Unfortunately it’s behind the subscriber firewall, but “Why Go to Grad School?” seeks to debunk a number of misconceptions about humanities studies, such as, “There was never a worse time for humanities studies” (like we’ve never heard that one before ::eyeroll::), and “There are no academic jobs.” I appreciated the way the author didn’t just say, “No there isn’t, yes there is…” but insisted that we broaden the view of humanities graduate career value past academia. One of the value adds of a graduate humanities degree is that:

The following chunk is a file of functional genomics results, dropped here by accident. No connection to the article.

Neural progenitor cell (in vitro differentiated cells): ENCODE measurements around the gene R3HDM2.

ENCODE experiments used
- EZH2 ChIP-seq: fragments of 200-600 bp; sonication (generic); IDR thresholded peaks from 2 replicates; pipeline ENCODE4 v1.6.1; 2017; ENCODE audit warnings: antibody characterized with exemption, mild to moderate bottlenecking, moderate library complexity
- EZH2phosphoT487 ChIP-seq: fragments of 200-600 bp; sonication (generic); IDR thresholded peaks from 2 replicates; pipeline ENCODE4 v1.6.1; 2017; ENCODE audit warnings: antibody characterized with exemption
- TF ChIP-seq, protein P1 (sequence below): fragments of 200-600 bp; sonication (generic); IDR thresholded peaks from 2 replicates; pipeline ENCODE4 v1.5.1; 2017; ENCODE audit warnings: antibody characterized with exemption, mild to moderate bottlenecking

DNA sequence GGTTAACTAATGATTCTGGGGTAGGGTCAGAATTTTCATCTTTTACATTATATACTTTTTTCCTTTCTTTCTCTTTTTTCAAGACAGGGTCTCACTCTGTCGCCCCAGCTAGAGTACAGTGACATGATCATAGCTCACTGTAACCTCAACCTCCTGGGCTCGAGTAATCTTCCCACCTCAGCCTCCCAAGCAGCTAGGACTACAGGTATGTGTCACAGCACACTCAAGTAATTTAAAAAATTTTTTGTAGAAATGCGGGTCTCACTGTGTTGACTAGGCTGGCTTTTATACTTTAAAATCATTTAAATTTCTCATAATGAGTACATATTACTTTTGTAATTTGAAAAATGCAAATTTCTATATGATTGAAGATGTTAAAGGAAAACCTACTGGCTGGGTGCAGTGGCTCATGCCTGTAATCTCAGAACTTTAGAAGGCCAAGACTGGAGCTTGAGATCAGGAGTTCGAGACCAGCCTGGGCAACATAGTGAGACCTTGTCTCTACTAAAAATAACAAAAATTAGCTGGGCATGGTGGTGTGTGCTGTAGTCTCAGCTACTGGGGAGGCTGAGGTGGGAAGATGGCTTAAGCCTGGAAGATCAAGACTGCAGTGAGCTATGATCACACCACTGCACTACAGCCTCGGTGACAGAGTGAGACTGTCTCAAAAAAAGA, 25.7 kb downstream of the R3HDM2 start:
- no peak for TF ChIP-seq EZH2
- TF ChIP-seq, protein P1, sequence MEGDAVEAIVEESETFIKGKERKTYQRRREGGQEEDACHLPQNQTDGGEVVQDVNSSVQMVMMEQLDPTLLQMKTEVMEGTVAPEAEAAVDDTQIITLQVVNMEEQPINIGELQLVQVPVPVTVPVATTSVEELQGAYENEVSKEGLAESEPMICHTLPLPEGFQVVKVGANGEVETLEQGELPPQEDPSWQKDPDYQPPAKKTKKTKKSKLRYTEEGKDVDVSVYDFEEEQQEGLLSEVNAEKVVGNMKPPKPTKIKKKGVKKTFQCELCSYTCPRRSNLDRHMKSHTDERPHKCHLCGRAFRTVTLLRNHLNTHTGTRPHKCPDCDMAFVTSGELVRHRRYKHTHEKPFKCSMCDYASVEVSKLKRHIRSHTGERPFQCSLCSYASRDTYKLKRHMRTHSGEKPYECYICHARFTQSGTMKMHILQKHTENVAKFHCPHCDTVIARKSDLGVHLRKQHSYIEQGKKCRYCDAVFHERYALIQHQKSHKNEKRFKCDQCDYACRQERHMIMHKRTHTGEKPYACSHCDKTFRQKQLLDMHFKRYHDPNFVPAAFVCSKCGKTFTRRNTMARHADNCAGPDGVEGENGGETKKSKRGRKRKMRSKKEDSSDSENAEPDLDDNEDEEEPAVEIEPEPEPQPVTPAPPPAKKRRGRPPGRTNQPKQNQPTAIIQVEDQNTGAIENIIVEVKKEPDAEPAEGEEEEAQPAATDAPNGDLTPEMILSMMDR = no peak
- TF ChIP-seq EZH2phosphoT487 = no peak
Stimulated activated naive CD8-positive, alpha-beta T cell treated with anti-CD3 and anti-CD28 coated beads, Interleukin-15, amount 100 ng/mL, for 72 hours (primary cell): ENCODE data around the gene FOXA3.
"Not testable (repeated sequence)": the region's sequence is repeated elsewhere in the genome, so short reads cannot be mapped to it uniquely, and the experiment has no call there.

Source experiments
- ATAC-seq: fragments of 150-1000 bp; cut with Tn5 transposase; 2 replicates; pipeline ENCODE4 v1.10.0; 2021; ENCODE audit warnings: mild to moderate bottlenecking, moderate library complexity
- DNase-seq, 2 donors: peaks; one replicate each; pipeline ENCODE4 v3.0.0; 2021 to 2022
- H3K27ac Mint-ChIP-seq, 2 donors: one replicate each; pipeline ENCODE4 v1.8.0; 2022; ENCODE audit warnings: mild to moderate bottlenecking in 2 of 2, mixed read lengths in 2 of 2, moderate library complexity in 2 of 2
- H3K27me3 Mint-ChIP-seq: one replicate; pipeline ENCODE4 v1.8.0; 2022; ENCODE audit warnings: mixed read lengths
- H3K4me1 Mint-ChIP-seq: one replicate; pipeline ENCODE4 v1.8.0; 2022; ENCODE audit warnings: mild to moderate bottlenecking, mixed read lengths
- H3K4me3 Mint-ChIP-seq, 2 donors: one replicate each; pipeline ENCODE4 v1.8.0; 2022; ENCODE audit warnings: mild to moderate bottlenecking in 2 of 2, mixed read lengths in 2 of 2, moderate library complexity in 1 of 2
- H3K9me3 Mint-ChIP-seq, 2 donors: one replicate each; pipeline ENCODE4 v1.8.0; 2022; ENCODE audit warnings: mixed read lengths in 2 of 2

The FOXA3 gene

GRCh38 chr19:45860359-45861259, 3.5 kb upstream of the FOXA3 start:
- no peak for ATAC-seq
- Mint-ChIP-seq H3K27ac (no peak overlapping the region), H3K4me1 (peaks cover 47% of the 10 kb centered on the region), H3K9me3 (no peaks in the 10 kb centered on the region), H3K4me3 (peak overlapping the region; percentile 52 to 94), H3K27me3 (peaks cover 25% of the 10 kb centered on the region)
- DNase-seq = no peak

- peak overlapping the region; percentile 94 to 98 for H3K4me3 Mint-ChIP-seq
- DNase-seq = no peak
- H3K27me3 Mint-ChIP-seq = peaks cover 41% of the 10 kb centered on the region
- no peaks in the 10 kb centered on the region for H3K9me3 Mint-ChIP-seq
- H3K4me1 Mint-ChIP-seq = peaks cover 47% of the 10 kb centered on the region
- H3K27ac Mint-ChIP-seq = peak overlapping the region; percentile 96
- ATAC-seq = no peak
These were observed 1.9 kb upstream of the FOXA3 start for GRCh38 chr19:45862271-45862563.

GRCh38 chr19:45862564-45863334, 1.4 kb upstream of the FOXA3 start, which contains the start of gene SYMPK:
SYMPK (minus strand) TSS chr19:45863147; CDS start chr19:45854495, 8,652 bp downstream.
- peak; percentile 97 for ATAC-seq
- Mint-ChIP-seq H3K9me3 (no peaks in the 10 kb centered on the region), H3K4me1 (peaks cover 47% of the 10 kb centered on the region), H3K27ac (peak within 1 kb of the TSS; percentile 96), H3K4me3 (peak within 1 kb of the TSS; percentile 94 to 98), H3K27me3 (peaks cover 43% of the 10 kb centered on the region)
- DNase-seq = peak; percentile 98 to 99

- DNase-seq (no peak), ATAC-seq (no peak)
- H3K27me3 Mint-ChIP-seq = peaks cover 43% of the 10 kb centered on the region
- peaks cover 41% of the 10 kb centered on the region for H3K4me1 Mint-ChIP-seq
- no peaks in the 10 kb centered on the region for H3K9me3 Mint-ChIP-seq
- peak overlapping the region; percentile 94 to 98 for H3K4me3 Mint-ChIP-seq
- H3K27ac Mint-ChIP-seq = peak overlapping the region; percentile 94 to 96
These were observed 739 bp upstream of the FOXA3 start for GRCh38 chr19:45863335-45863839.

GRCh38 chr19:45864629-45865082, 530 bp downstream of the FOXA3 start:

You know a lot about a little, and you know better than most people how to look things up—particularly at a time when there is so much cheap, unreliable, useless information out there. If you can convince people that you are better at generating and handling information than they are, you will be valuable. Write and analyze better than the average college graduate, and you will see why a number of employers value that skill, too.
This is all personal to me because I’m a creative writing major who works in higher ed administration, at a business school as…a writer. If you keep your options open, train for solid transferable skills, and be realistic about what’s out there and market yourself accordingly, you will be fine.
Check the article out if you can!